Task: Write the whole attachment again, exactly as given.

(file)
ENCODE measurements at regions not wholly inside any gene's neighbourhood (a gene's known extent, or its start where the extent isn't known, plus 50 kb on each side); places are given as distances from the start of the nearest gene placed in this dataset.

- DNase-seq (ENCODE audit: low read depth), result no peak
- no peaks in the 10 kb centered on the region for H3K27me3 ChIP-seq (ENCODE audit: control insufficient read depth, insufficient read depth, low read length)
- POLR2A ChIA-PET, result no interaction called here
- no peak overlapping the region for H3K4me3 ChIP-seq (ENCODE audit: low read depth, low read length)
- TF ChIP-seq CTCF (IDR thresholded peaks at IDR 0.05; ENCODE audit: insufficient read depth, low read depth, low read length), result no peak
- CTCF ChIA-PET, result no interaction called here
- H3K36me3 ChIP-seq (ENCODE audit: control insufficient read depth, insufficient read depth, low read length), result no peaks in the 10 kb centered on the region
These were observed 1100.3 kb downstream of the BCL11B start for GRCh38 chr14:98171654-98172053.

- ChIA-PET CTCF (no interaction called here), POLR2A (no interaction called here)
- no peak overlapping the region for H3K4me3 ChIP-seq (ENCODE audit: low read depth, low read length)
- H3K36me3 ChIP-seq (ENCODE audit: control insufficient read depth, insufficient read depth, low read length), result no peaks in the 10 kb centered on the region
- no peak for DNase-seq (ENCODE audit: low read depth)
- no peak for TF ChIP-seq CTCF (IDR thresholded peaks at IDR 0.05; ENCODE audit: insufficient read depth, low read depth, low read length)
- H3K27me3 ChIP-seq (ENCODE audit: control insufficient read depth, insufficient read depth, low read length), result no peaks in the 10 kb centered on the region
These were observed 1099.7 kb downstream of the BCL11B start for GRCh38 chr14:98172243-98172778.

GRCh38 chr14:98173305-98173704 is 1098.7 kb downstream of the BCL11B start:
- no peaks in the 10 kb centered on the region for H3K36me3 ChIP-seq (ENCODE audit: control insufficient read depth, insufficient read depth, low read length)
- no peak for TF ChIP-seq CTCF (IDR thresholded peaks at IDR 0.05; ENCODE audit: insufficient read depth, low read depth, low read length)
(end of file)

ENCODE measurements at regions not wholly inside any gene's neighbourhood (a gene's known extent, or its start where the extent isn't known, plus 50 kb on each side); places are given as distances from the start of the nearest gene placed in this dataset.

- DNase-seq (ENCODE audit: low read depth), result no peak
- no peaks in the 10 kb centered on the region for H3K27me3 ChIP-seq (ENCODE audit: control insufficient read depth, insufficient read depth, low read length)
- POLR2A ChIA-PET, result no interaction called here
- no peak overlapping the region for H3K4me3 ChIP-seq (ENCODE audit: low read depth, low read length)
- TF ChIP-seq CTCF (IDR thresholded peaks at IDR 0.05; ENCODE audit: insufficient read depth, low read depth, low read length), result no peak
- CTCF ChIA-PET, result no interaction called here
- H3K36me3 ChIP-seq (ENCODE audit: control insufficient read depth, insufficient read depth, low read length), result no peaks in the 10 kb centered on the region
These were observed 1100.3 kb downstream of the BCL11B start for GRCh38 chr14:98171654-98172053.

- ChIA-PET CTCF (no interaction called here), POLR2A (no interaction called here)
- no peak overlapping the region for H3K4me3 ChIP-seq (ENCODE audit: low read depth, low read length)
- H3K36me3 ChIP-seq (ENCODE audit: control insufficient read depth, insufficient read depth, low read length), result no peaks in the 10 kb centered on the region
- no peak for DNase-seq (ENCODE audit: low read depth)
- no peak for TF ChIP-seq CTCF (IDR thresholded peaks at IDR 0.05; ENCODE audit: insufficient read depth, low read depth, low read length)
- H3K27me3 ChIP-seq (ENCODE audit: control insufficient read depth, insufficient read depth, low read length), result no peaks in the 10 kb centered on the region
These were observed 1099.7 kb downstream of the BCL11B start for GRCh38 chr14:98172243-98172778.

GRCh38 chr14:98173305-98173704 is 1098.7 kb downstream of the BCL11B start:
- no peaks in the 10 kb centered on the region for H3K36me3 ChIP-seq (ENCODE audit: control insufficient read depth, insufficient read depth, low read length)
- no peak for TF ChIP-seq CTCF (IDR thresholded peaks at IDR 0.05; ENCODE audit: insufficient read depth, low read depth, low read length)